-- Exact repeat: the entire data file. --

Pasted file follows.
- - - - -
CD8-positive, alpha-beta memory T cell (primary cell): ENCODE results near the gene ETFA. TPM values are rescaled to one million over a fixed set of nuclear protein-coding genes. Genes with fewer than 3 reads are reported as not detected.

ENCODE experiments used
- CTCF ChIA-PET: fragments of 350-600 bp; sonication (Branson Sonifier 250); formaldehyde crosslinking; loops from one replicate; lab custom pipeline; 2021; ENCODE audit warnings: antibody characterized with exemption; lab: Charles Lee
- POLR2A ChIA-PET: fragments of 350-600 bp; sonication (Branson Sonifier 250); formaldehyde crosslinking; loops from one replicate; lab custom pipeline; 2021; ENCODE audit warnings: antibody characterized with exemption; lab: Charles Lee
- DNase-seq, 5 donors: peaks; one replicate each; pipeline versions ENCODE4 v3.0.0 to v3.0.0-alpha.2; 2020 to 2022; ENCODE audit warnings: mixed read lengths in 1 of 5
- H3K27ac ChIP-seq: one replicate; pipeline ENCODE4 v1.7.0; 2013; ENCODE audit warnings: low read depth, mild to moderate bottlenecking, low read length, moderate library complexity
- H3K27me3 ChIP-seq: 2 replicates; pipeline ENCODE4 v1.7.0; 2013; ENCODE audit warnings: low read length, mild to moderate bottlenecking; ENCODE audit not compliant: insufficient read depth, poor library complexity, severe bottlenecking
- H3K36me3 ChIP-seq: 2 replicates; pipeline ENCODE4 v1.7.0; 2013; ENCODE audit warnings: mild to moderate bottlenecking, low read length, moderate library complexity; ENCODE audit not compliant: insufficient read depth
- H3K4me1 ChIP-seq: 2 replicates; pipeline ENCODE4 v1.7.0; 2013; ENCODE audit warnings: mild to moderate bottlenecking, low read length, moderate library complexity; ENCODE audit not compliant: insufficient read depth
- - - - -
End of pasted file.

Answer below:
CD8-positive, alpha-beta memory T cell (primary cell): ENCODE results near the gene ETFA. TPM values are rescaled to one million over a fixed set of nuclear protein-coding genes. Genes with fewer than 3 reads are reported as not detected.

ENCODE experiments used
- CTCF ChIA-PET: fragments of 350-600 bp; sonication (Branson Sonifier 250); formaldehyde crosslinking; loops from one replicate; lab custom pipeline; 2021; ENCODE audit warnings: antibody characterized with exemption; lab: Charles Lee
- POLR2A ChIA-PET: fragments of 350-600 bp; sonication (Branson Sonifier 250); formaldehyde crosslinking; loops from one replicate; lab custom pipeline; 2021; ENCODE audit warnings: antibody characterized with exemption; lab: Charles Lee
- DNase-seq, 5 donors: peaks; one replicate each; pipeline versions ENCODE4 v3.0.0 to v3.0.0-alpha.2; 2020 to 2022; ENCODE audit warnings: mixed read lengths in 1 of 5
- H3K27ac ChIP-seq: one replicate; pipeline ENCODE4 v1.7.0; 2013; ENCODE audit warnings: low read depth, mild to moderate bottlenecking, low read length, moderate library complexity
- H3K27me3 ChIP-seq: 2 replicates; pipeline ENCODE4 v1.7.0; 2013; ENCODE audit warnings: low read length, mild to moderate bottlenecking; ENCODE audit not compliant: insufficient read depth, poor library complexity, severe bottlenecking
- H3K36me3 ChIP-seq: 2 replicates; pipeline ENCODE4 v1.7.0; 2013; ENCODE audit warnings: mild to moderate bottlenecking, low read length, moderate library complexity; ENCODE audit not compliant: insufficient read depth
- H3K4me1 ChIP-seq: 2 replicates; pipeline ENCODE4 v1.7.0; 2013; ENCODE audit warnings: mild to moderate bottlenecking, low read length, moderate library complexity; ENCODE audit not compliant: insufficient read depth